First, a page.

What do all these words even MEAN? I don’t know anything about German politics!
I’m going to write a glossary… when I get around to it.
OK. But who is Martin Schulz?
He is the candidate for Chancellor of Germany of the Social Democratic Party (SDP), running against Angela Merkel. Schulz is the former President of the European Parliament.
What’s all the fuss about?
Schulz has a real chance of unseating Angela Merkel, which would be a Big Fucking Deal, to use the words of Joe Biden.
He’s also the subject of a small army of internet memesters. After Trump’s victory, a lot of people pointed to the propaganda value of having places like /r/the_donald and 4chan spread pro-Trump memes throughout the internet. /r/the_schulz is a “semi-serious satire” of those memes. They use a lot of the same language (“high energy”, “no brakes”, “MAGA”) except translated into German (“höhe Energie”, “keine Bremsen”, “MEGA” or “Make Europe Great Again”) and deployed for a very different political purpose.
The joke is that Martin Schulz is about as different a politician as you can get from Donald Trump. Trump trashes the EU on a regular basis; Schulz has spent most of his career within EU institutions. Trump is a right-wing populist; Schulz is a center left populist. Trump wants to build walls; Schulz wants to build bridges!
When is the election?
September 24, 2017.
Who runs this blog?
A random American college student named Oliver Bok with an interest in German politics and the SPD.
I like German, and social democracy, and memes, and journalism, so I thought this would be a way to pursue all my interests at once.
As a political nerd, I also think that the upcoming German federal election is extraordinarily interesting. A year ago, everyone thought that Angela Merkel would easily win reelection and the SPD wouldn’t pose a threat. Now, thanks to Martin “der Gottkanzler” Schulz, Merkel looks vulnerable.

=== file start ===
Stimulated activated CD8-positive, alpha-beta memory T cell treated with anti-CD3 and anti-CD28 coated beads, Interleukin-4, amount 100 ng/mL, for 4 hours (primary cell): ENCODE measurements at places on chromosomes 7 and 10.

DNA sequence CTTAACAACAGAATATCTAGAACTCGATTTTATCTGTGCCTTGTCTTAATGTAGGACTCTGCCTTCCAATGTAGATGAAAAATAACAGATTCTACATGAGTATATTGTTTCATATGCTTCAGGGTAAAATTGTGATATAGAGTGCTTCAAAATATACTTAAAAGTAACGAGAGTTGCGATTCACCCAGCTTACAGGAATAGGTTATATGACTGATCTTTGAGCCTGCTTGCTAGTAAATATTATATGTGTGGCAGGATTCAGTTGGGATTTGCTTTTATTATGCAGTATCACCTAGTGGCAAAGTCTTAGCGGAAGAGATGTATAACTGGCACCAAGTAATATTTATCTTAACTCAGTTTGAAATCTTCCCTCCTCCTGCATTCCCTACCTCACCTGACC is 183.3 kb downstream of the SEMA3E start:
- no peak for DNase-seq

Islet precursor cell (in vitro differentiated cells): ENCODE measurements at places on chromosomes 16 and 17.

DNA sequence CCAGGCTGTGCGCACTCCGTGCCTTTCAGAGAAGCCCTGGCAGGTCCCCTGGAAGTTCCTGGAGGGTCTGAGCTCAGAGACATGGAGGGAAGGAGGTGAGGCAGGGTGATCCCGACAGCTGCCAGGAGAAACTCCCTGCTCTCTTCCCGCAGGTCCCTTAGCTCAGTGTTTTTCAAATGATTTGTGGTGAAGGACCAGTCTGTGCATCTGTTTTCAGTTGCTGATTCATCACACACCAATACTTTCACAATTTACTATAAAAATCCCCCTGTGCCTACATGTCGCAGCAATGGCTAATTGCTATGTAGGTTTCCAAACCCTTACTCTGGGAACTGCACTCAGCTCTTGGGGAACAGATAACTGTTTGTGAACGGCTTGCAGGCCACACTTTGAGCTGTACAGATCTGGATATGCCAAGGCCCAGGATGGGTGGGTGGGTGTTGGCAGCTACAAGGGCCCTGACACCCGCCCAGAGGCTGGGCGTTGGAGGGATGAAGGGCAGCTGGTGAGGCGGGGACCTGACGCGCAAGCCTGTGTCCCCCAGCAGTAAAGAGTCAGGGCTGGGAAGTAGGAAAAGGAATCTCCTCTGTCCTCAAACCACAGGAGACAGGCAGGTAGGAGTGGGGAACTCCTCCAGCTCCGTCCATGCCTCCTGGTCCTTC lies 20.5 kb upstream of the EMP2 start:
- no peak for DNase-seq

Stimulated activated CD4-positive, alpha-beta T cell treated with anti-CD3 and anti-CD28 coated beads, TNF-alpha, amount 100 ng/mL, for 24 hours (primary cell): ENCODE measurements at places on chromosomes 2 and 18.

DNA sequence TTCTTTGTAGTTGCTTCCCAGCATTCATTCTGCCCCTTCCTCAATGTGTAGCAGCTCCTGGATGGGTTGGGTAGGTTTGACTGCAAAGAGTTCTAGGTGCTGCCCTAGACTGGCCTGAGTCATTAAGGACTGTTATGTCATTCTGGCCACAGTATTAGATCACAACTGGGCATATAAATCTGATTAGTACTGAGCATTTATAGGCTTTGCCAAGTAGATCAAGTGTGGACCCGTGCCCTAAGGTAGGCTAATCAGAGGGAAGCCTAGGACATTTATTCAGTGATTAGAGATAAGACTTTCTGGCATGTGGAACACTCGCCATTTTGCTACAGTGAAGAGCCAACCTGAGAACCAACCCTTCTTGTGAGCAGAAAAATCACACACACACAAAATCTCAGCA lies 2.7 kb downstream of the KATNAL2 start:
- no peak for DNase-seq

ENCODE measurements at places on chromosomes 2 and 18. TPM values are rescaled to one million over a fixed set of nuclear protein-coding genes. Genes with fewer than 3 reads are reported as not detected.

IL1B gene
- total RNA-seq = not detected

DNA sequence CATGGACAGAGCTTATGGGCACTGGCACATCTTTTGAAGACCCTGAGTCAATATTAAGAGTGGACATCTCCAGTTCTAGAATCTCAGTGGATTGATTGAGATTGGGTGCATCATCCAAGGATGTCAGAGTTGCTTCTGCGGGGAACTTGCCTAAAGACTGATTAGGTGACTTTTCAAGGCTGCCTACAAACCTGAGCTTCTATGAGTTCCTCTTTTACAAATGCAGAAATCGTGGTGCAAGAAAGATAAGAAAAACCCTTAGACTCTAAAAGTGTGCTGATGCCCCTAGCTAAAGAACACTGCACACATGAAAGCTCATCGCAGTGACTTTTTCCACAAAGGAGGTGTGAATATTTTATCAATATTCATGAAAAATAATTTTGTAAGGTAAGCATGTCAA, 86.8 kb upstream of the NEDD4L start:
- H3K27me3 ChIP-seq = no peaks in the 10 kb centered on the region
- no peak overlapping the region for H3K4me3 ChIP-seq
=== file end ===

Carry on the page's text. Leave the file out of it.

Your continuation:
This election could have significant ramifications for the political economy of Europe. If Schulz wins, he could shift EU policy away from neoliberalism and austerity. That would be huge and, in my opinion, a very positive development.
A victory for Schulz would also send a strong message against Donald Trump and global right-wing populism (the “nationalist international”, as I heard Yanis Varoufakis call it).
The goal is to help an English-speaking audience make sense of all this and maybe provide an outside perspective on German politics that Germans might find interesting as well.
What kind of content is on this blog?
I’ll try to post a daily “meme of the day” translated into English and a post commenting on some aspect of the election every few days. My senior thesis, which is on Gerhard Schröder and the Hartz reforms, is due April 15. After I’m done with that, I’ll try to post more often. Hohe Energie!
Is this blog objective?
No. I’m left-wing. If I was German, I’d vote for the SPD or die Linke. The content on this blog will reflect that. However, if Schulz says or does something I disagree with, I’ll say so. I’ll also try to provide analysis that will be useful to people of any political stripe. I’m not in just for the memes.
What makes you such an expert?
I’m not an expert. I do have a certain amount of background knowledge and a working facility with German that is far from fluent. I also like writing. That’s it. If I get something wrong (and I will), tell me so!